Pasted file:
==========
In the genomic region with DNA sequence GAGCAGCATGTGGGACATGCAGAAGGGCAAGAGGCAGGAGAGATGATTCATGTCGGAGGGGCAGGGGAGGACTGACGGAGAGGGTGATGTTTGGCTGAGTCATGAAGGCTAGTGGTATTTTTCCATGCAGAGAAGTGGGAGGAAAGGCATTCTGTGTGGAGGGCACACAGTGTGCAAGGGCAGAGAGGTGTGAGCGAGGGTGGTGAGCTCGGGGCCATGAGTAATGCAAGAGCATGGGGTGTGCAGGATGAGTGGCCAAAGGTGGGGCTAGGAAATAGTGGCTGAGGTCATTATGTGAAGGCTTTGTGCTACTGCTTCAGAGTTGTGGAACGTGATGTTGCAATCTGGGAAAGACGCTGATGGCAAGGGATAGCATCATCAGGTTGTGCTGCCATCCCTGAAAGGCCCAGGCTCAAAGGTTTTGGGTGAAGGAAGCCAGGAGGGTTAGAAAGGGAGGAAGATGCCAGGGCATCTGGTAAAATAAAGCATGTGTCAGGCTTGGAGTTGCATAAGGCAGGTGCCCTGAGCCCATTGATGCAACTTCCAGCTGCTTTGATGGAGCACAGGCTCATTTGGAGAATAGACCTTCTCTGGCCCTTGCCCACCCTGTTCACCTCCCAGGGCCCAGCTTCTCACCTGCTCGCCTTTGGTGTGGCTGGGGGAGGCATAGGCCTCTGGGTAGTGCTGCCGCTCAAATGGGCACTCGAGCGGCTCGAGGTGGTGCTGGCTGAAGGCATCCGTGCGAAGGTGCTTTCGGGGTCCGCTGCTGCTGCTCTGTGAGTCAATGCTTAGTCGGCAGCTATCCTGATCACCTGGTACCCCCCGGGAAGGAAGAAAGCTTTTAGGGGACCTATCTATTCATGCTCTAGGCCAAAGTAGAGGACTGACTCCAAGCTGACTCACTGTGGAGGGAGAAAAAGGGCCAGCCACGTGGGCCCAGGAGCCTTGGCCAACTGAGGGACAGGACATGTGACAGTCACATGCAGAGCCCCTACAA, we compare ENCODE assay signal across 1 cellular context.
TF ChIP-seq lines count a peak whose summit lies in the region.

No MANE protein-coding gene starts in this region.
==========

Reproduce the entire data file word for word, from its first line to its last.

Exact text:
In the genomic region with DNA sequence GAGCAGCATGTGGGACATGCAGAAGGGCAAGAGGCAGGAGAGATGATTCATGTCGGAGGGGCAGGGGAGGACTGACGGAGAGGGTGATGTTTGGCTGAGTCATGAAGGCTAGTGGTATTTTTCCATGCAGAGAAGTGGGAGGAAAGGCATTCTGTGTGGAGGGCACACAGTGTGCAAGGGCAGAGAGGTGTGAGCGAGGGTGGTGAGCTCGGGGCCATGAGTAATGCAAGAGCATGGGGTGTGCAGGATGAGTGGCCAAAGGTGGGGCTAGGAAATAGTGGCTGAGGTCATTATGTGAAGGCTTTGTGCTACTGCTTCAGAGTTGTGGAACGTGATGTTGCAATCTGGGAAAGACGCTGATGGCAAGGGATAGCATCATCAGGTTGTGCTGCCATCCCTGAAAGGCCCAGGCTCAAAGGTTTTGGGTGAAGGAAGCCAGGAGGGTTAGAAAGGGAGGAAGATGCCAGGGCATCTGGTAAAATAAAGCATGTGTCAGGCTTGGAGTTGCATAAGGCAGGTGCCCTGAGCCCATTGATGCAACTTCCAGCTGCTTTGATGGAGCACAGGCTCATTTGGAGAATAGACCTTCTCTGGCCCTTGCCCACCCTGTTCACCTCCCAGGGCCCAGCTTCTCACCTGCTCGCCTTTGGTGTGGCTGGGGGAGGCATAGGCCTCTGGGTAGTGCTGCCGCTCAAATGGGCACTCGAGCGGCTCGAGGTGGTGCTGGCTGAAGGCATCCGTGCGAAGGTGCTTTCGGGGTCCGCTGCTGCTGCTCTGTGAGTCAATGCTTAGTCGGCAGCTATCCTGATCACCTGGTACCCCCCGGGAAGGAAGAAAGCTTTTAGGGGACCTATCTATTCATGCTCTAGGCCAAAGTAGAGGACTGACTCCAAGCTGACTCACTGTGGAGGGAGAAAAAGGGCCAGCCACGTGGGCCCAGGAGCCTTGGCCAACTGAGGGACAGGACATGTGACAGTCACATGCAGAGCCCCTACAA, we compare ENCODE assay signal across 1 cellular context.
TF ChIP-seq lines count a peak whose summit lies in the region.

No MANE protein-coding gene starts in this region.